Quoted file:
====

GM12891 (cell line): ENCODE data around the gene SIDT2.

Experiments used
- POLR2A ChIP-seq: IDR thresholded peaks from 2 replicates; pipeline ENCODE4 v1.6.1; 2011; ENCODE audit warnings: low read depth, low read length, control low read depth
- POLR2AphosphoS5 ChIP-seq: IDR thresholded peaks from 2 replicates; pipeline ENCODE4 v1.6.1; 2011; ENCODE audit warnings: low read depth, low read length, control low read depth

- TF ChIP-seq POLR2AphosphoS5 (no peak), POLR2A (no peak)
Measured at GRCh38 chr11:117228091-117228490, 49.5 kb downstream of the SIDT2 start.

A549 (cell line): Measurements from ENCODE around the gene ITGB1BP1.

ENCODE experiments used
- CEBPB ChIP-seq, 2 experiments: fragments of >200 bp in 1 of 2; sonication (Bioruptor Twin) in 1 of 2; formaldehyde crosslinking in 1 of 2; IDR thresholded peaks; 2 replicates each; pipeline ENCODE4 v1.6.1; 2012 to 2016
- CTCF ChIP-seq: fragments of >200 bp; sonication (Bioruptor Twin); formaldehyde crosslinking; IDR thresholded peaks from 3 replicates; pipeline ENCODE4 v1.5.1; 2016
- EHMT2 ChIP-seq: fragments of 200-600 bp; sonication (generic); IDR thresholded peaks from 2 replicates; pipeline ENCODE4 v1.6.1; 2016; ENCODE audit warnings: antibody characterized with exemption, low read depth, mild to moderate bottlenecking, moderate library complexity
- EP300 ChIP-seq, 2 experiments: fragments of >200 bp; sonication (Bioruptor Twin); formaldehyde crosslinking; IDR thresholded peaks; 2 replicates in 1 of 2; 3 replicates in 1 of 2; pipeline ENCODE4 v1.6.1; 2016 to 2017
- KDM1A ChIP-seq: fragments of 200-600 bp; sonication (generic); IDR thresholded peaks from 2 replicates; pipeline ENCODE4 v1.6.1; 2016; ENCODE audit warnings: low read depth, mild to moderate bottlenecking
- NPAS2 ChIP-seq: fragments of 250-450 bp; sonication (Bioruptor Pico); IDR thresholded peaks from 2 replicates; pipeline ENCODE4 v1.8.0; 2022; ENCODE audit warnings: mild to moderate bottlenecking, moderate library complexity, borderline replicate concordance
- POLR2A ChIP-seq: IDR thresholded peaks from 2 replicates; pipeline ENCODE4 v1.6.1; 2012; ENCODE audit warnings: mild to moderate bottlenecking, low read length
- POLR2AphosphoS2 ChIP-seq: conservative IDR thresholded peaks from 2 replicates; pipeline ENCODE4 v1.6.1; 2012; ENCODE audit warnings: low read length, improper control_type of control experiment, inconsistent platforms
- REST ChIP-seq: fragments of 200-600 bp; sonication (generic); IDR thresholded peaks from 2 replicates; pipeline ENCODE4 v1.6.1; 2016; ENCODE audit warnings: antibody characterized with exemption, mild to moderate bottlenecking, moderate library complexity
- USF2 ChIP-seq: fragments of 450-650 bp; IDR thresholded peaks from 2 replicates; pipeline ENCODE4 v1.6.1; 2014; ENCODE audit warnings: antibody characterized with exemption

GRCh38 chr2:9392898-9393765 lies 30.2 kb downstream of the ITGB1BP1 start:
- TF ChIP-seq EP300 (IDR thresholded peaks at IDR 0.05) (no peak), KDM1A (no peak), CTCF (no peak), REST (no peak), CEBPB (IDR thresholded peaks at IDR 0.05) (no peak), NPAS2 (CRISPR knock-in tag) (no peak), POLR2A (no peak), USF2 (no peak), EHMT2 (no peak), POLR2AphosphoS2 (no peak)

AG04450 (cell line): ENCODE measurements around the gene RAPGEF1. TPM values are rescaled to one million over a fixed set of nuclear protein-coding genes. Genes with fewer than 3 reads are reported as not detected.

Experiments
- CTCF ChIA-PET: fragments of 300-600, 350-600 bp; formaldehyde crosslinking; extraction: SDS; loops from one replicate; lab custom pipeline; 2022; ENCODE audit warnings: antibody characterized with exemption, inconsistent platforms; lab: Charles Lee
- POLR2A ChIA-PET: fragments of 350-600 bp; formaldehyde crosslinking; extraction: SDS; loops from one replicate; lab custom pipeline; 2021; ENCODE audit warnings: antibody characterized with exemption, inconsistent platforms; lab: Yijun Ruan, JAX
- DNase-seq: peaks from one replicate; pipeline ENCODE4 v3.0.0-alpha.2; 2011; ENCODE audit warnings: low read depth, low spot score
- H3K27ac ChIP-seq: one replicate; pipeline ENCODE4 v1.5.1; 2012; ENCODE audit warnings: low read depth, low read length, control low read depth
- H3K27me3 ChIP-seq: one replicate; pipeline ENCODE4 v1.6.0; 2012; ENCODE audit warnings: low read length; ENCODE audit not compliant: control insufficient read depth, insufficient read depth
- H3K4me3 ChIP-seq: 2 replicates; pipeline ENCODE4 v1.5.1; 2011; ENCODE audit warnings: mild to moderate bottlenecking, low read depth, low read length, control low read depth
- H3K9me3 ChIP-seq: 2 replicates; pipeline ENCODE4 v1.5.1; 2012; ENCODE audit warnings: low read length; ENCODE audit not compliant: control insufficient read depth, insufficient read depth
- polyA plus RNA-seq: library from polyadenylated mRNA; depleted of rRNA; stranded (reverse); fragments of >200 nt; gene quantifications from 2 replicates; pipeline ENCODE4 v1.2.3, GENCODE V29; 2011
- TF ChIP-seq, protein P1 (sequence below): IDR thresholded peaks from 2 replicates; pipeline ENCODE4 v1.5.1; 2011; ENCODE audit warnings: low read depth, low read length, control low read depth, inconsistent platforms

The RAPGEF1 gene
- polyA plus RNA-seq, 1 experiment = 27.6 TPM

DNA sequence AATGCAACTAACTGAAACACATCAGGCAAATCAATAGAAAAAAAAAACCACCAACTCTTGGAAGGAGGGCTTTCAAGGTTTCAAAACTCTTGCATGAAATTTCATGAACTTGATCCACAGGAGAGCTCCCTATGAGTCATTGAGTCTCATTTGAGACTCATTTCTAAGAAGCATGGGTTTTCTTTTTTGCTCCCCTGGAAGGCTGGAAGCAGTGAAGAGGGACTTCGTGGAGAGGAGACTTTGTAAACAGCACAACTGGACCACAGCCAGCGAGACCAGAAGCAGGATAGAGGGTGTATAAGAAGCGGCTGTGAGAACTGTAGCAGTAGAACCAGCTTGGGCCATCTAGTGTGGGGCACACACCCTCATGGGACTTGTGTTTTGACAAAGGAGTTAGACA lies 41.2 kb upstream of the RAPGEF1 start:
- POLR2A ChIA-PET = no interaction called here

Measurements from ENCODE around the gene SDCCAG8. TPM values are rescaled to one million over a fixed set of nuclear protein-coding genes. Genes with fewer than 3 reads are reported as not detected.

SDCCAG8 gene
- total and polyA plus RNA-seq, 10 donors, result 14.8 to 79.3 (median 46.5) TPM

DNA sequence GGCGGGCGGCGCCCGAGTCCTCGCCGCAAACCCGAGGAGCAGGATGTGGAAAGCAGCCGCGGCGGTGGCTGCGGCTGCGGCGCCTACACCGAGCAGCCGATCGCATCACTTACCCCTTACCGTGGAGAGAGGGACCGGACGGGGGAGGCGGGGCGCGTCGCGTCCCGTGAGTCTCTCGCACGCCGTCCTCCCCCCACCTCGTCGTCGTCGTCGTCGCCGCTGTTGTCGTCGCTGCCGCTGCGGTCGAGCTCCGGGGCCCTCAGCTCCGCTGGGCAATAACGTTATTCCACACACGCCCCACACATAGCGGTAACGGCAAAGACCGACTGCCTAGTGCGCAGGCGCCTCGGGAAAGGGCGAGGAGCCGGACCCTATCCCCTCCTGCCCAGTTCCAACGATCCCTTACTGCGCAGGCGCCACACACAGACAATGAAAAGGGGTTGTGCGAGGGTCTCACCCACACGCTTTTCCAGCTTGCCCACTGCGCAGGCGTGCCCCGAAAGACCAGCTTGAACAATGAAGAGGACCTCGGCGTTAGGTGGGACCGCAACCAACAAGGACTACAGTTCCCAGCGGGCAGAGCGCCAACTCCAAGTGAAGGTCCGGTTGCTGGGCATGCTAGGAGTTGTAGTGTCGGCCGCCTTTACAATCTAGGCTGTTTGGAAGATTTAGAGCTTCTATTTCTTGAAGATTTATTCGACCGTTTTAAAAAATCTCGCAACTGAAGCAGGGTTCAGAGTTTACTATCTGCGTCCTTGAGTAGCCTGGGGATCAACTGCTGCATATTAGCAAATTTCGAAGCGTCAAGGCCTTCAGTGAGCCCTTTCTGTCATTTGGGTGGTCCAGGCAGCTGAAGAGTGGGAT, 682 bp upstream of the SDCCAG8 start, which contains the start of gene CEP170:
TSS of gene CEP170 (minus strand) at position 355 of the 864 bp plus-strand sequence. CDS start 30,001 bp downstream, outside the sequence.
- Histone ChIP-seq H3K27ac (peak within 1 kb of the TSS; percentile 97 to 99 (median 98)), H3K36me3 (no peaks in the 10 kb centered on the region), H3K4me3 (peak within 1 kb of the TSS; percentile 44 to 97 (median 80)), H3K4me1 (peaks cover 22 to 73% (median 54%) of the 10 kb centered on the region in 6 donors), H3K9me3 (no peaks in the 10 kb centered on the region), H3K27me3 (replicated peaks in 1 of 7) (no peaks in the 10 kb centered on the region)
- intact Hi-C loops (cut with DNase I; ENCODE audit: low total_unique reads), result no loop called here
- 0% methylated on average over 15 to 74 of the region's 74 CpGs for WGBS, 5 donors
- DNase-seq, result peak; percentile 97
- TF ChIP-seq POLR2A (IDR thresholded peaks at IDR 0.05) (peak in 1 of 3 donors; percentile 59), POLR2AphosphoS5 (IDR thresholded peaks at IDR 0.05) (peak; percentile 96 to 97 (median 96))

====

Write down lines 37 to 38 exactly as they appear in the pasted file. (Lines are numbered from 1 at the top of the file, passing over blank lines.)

SDCCAG8 gene
- total and polyA plus RNA-seq, 10 donors, result 14.8 to 79.3 (median 46.5) TPM